Author : Becky Kendall

The biggest disappointment for the public around the mid-21st century was when physicists conclusively disproved time travel. Scientists were taken completely by surprise when they realised how many people had believed time travel would be possible at some point in the near future, so they were unprepared for the backlash.

What they hadn’t taken into account was that for most of us – the non-scientists and non-mathematicians – belief in science was just that, a faith, something you accepted because it seemed to be a respected and popular view, but had no way of personally proving. The untrained everyman was as able to understand the theory behind most accepted physics hypotheses as she was able to walk on water. Sure, we accepted that gravity was what stopped us falling off the Earth into the sky, but observing most people try to explain why, or what gravity was, would be enough to make a physicist cry.

What they failed to understand was that science was viewed as no different to magic by most. This was despite it increasing in popularity throughout the first half of the 21st century, or maybe because of it. We accepted levitating frogs and space travel, images beamed from satellites, mobile technology and computer chips able to process information faster then the human brain. But we didn’t really know how they worked, we just believed that they did. Bits of data that travel through the air from my computer to yours on the other side of the world. OK, if you say so.

As science and technology breakthroughs became every day news, we saw image mapping of the brain become much more common. The detail of the images was breathtaking, beautiful, magical. So that’s what my brain looks like when I think of playing tennis, tell a lie, fall in love? Wow.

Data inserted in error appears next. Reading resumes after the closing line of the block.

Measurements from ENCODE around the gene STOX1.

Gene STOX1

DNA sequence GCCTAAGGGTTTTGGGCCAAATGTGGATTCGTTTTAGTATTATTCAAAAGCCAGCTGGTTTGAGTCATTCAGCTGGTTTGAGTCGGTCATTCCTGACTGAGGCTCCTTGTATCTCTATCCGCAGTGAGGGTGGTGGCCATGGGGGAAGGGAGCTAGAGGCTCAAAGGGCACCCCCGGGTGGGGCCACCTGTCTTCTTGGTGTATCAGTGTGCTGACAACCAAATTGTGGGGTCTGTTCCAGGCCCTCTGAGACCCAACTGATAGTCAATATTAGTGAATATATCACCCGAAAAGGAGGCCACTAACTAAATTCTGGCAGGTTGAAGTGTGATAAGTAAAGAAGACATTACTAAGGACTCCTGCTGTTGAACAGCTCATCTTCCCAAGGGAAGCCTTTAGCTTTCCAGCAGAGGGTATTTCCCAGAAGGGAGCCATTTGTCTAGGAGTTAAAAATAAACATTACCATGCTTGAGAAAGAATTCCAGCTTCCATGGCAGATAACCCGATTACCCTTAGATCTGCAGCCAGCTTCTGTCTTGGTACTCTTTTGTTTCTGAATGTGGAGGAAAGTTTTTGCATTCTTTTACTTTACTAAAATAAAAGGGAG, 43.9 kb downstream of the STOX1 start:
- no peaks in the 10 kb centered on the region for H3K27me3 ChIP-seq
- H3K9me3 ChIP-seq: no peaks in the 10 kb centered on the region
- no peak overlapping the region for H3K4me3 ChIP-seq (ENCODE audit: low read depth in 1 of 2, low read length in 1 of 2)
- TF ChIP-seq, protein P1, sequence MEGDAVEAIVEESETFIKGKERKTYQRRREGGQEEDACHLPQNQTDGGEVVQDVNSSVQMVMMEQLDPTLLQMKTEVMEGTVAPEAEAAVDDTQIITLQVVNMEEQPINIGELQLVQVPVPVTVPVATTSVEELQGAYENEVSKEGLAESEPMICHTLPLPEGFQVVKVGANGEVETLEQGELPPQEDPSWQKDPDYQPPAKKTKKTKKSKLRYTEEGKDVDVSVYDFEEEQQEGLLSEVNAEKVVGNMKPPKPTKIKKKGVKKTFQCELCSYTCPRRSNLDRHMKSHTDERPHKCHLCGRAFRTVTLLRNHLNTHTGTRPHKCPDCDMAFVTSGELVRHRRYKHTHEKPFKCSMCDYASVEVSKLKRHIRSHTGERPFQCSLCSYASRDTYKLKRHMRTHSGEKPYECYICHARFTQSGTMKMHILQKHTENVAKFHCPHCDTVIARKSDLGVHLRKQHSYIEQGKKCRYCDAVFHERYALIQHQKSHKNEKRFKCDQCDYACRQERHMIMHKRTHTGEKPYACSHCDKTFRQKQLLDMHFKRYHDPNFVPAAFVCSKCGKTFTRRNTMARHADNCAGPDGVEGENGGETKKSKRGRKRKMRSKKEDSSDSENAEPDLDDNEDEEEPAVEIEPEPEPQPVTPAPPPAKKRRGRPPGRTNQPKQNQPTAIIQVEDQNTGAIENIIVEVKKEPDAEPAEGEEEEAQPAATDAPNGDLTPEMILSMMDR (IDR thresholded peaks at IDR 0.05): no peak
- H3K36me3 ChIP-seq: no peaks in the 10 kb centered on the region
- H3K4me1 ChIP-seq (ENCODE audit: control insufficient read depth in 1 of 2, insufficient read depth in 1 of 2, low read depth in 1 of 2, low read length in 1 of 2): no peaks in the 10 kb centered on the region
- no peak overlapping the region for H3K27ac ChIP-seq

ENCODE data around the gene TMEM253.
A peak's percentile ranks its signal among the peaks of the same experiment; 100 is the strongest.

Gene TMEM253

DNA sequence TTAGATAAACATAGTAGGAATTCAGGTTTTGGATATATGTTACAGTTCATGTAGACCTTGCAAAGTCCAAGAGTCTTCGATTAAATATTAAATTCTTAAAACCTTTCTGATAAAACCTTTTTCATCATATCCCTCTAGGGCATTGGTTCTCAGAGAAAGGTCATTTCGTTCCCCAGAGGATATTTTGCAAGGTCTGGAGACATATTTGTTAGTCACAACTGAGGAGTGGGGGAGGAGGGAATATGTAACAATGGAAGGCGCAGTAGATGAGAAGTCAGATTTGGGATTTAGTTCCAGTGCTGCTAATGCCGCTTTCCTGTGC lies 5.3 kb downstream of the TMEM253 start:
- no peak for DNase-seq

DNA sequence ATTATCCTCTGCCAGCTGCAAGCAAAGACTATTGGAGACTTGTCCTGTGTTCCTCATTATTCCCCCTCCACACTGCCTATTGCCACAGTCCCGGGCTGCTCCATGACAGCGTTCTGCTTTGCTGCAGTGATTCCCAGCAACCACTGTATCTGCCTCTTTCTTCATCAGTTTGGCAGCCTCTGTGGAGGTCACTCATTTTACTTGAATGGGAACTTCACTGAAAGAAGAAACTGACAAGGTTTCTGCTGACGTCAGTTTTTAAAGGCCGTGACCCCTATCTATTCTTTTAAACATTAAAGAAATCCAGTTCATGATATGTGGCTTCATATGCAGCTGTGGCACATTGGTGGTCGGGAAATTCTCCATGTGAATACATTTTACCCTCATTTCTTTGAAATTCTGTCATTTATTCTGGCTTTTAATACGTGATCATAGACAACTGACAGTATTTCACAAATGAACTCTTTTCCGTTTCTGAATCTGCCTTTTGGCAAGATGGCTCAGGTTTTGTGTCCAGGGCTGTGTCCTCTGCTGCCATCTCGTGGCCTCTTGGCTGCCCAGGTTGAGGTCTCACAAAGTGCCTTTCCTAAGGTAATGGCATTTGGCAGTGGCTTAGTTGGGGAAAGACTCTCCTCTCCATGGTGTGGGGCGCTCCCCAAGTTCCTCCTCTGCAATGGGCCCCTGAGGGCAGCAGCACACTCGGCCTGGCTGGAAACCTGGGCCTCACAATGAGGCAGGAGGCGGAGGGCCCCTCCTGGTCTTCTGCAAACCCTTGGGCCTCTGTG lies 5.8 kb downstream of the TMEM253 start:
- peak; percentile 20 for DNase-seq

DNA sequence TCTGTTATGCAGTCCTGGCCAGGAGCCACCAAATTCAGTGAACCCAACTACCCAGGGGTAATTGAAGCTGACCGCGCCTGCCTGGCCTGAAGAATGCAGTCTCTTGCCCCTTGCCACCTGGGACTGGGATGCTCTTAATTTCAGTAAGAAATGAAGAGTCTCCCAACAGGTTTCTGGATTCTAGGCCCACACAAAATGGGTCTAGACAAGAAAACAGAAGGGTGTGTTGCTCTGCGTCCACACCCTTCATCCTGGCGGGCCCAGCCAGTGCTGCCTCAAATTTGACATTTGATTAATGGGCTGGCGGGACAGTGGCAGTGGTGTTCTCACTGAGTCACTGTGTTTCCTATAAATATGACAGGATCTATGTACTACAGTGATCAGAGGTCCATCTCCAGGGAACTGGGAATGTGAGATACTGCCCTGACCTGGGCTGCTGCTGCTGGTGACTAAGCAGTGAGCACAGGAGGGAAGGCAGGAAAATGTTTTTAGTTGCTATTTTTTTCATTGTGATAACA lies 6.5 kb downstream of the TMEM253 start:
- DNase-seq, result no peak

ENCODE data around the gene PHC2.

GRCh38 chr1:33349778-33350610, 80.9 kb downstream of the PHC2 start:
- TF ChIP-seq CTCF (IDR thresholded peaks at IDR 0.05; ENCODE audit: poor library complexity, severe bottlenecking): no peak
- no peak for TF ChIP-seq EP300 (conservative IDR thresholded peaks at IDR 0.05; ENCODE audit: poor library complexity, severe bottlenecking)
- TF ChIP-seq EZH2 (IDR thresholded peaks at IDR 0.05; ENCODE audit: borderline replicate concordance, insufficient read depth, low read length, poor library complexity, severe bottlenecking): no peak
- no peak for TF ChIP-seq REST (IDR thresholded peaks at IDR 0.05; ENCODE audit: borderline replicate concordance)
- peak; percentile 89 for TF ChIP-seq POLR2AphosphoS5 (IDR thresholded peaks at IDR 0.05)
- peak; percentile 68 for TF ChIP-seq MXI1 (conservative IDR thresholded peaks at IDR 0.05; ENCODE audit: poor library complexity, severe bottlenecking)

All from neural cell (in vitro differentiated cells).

When this technology became affordable to large organisations, it breathed life into the failing advertising industry. Once it became mobile, it really took off, and suddenly the dream of an open and honest society looked achievable. You can’t lie to me if I know what you’re thinking. By this time, almost everyone on the planet had long given up conventional ideas of privacy, so they shared their brain mapped data with the world at large.

It was just like being psychic.

Scientists had become popular, mainstream, and public funding for scientific experiments had massively increased. The public was fully behind these far-reaching dreams of a future enhanced by all kinds of exotic improvements they couldn’t even imagine, but couldn’t live without. Scientists mistakenly believed that this meant people understood what it was that they did. They didn’t.

The PR agent used by most of the public-facing physicists hastily tried to put together a series of public events that would highlight achievements over the past 100 years, and there were many of them. But it was too late. Our mystical gurus had let us down. What do you mean, time travel isn’t just around the corner?

Faith wained, physicist became a dirty word. Their image was tarnished beyond repair. Sure, they still had hardcore disciples who would preach to you about E=mc2, but no one listened.

Some physicists dabbled with ecology, with genetic engineering and DNA research. Eager to please a sceptical public, some moved into the social sciences.

But the herd had moved on, restless and overfed. Impatiently waiting for the next miracle.

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